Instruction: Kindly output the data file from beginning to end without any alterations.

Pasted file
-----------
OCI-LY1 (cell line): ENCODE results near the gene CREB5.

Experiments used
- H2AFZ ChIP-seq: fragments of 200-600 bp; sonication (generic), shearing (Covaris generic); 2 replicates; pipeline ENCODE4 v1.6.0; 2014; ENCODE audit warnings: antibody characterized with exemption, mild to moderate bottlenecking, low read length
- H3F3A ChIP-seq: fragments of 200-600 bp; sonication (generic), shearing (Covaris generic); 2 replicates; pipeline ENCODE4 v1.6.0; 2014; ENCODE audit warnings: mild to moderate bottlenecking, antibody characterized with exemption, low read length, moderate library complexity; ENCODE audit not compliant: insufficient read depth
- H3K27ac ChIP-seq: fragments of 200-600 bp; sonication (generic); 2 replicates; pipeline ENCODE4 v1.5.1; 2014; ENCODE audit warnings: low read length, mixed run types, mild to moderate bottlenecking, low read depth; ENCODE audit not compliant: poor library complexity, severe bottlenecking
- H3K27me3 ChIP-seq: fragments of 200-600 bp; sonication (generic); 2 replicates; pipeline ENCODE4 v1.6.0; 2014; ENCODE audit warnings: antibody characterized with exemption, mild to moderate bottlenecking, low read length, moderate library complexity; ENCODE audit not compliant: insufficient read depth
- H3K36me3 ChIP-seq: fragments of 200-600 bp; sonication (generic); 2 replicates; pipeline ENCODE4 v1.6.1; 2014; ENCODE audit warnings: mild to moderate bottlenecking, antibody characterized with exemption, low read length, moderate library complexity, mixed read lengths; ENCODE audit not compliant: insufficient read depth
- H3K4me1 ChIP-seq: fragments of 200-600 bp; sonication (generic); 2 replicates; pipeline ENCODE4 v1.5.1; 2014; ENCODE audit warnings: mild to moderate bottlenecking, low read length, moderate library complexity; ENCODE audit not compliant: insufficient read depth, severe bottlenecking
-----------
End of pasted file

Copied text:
OCI-LY1 (cell line): ENCODE results near the gene CREB5.

Experiments used
- H2AFZ ChIP-seq: fragments of 200-600 bp; sonication (generic), shearing (Covaris generic); 2 replicates; pipeline ENCODE4 v1.6.0; 2014; ENCODE audit warnings: antibody characterized with exemption, mild to moderate bottlenecking, low read length
- H3F3A ChIP-seq: fragments of 200-600 bp; sonication (generic), shearing (Covaris generic); 2 replicates; pipeline ENCODE4 v1.6.0; 2014; ENCODE audit warnings: mild to moderate bottlenecking, antibody characterized with exemption, low read length, moderate library complexity; ENCODE audit not compliant: insufficient read depth
- H3K27ac ChIP-seq: fragments of 200-600 bp; sonication (generic); 2 replicates; pipeline ENCODE4 v1.5.1; 2014; ENCODE audit warnings: low read length, mixed run types, mild to moderate bottlenecking, low read depth; ENCODE audit not compliant: poor library complexity, severe bottlenecking
- H3K27me3 ChIP-seq: fragments of 200-600 bp; sonication (generic); 2 replicates; pipeline ENCODE4 v1.6.0; 2014; ENCODE audit warnings: antibody characterized with exemption, mild to moderate bottlenecking, low read length, moderate library complexity; ENCODE audit not compliant: insufficient read depth
- H3K36me3 ChIP-seq: fragments of 200-600 bp; sonication (generic); 2 replicates; pipeline ENCODE4 v1.6.1; 2014; ENCODE audit warnings: mild to moderate bottlenecking, antibody characterized with exemption, low read length, moderate library complexity, mixed read lengths; ENCODE audit not compliant: insufficient read depth
- H3K4me1 ChIP-seq: fragments of 200-600 bp; sonication (generic); 2 replicates; pipeline ENCODE4 v1.5.1; 2014; ENCODE audit warnings: mild to moderate bottlenecking, low read length, moderate library complexity; ENCODE audit not compliant: insufficient read depth, severe bottlenecking